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It is Blüthner that has the fourth aliquot string, not Bösendorfer. I do not think any of this stuff necessarily makes pianos better, just different.


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Originally Posted by Withindale
Originally Posted by Steve Jackson
What other approach? As a technician I've spent time underneath a Fazioli examining rim and construction and see no evidence of what you say.

I was referring to the manufacturer's (stated) approach to the design and sound of their pianos. As I understand it Fazioli want the rest of the piano to have as little influence as possible on the vibrations of the soundboard whereas, for instance, Yamaha want their ARE rims to colour the sound of SX pianos.

This is just marketing fluff. Certainly, the type of wood used in rims have an affect. Fazioli, as sen by personal inspection, use, what looks to me, as delignit factory sheets for the outer rim, so nothing special there. All soundboards are glued to the rim. Steinway and those that copy it like Fazioli and Yamaha and many more, couple the rim to the plate also to achieve this purpose. All manufacturers do, with some exceptions where the rim is designed to be part of the tone producing components. I have seen, by personal inspection, absolutely nothing on a Fazioli that shows any technique or material use the do this as good as or better than anyone else. Yamaha may use a higher quality rim on their boutique pianos, but this is not remarkable because the rims on their other pianos are not equal to many other pianos so the pianos with the supposed new technology can only be an improvement, and if marketing want to attribute that to some new buzzword, so what? It amkes customers feel special

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Originally Posted by BDB
I do not think any of this stuff necessarily makes pianos better, just different.

And, it seems, the only practical way to account for their differences is for marketeers to invent design concepts and buzzwords. So much foe engineering.


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Originally Posted by Withindale
Originally Posted by BDB
I do not think any of this stuff necessarily makes pianos better, just different.

And, it seems, the only practical way to account for their differences is for marketeers to invent design concepts and buzzwords. So much foe engineering.

All manufacturers have to differentiate themselves. Lately, the rim is the battleground. Bechstein differentiates levels of pianos be making different rims, as does Yamaha. Fazioli says their rim is their secret sauce. Bottom line, they're all good pianos and get the one you can afford and like the most. There's no magic rims, soundboards, scaling

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Acoustic Resonance Enhancement is a Yamaha marketer's buzzword for torification of the rim lumber. That may be a good thing, but Yamaha certainly did not invent it, as it has been around for centuries in a variety of protocols. Their inner rim is maple, the outer rim is maple and mahogany. (Not delignit as Steve Jackson states). Otherwise, Steinway and Yamaha and Fazioli's rims are much more alike than dissimilar.

Fazioli caps their bridges with maple on the bass bridge and the tenor portion of the treble bridge. The lower treble is capped with hornbeam and the high treble with boxwood. That is part of their sound profile.


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Originally Posted by WilliamTruitt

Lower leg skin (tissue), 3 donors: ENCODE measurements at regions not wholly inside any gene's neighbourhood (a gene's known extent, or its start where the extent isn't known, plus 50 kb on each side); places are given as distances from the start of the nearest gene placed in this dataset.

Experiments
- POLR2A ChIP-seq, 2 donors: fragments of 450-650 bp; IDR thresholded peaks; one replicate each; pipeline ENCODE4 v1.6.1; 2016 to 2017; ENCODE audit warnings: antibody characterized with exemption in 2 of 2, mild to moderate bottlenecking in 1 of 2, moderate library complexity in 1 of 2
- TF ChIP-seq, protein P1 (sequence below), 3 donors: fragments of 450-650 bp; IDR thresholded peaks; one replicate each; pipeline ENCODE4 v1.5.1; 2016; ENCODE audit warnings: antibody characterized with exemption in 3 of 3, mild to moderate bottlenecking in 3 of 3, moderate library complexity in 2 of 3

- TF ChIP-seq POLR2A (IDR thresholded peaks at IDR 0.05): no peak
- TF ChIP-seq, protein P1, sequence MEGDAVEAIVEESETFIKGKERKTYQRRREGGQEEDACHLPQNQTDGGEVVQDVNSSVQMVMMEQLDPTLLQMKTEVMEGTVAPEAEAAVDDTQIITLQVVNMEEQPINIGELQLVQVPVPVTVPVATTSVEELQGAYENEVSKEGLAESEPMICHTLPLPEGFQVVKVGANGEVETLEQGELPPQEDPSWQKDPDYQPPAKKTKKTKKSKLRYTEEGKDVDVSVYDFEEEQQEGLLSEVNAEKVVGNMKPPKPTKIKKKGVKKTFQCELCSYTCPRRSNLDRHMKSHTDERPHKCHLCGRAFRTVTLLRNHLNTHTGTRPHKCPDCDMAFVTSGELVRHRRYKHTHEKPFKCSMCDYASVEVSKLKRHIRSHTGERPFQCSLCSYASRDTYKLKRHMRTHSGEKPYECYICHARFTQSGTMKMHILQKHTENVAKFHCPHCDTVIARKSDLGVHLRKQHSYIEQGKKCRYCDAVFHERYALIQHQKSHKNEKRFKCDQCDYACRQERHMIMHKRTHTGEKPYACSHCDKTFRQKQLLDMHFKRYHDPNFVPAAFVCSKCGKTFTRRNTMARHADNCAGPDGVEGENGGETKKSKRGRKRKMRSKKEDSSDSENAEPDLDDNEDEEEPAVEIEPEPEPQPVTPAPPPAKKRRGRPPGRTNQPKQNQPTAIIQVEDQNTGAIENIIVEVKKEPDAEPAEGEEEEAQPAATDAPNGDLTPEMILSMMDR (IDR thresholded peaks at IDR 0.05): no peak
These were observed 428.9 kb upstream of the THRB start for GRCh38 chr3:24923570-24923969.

Acoustic Resonance Enhancement is a Yamaha marketer's buzzword for torification of the rim lumber. That may be a good thing, but Yamaha certainly did not invent it, as it has been around for centuries in a variety of protocols. Their inner rim is maple, the outer rim is maple and mahogany. (Not delignit as Steve Jackson states). Otherwise, Steinway and Yamaha and Fazioli's rims are much more alike than dissimilar.

Fazioli caps their bridges with maple on the bass bridge and the tenor portion of the treble bridge. The lower treble is capped with hornbeam and the high treble with boxwood. That is part of their sound profile.

Are you talking about Fazioli being maple and mahogany? Not on the ones I've inspected, but perhaps on other models.
the outer rim of the ones I've seen look like delignit to me. I made no claim about Yamaha rim materials

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Originally Posted by WilliamTruitt
Acoustic Resonance Enhancement is a Yamaha marketer's buzzword for torification of the rim lumber. That may be a good thing, but Yamaha certainly did not invent it, as it has been around for centuries in a variety of protocols.

Is it torrefaction process? https://en.wikipedia.org/wiki/Torrefaction

Kind of clever way of making "old wood" quickly in industrial scale?

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Originally Posted by kre
Originally Posted by WilliamTruitt
Acoustic Resonance Enhancement is a Yamaha marketer's buzzword for torification of the rim lumber. That may be a good thing, but Yamaha certainly did not invent it, as it has been around for centuries in a variety of protocols.

Is it torrefaction process? https://en.wikipedia.org/wiki/Torrefaction

Kind of clever way of making "old wood" quickly in industrial scale?

Yes it is that process, but it is not a way of making "old wood". It is a process that changes the properties of the wood, potentially quite dramatically depending on the wood and intensity of the treatment, but it is not the same as ageing. In general I would expect it to make wood more rigid (i.e. improve the stiffness) but also make it more brittle. I have never weighed wood before and after but I guess it might also end up fractionally lighter as volatiles are driven off.

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@kre I wonder how much biomass or equivalent you have burn to get the next tonne of torrified biomass?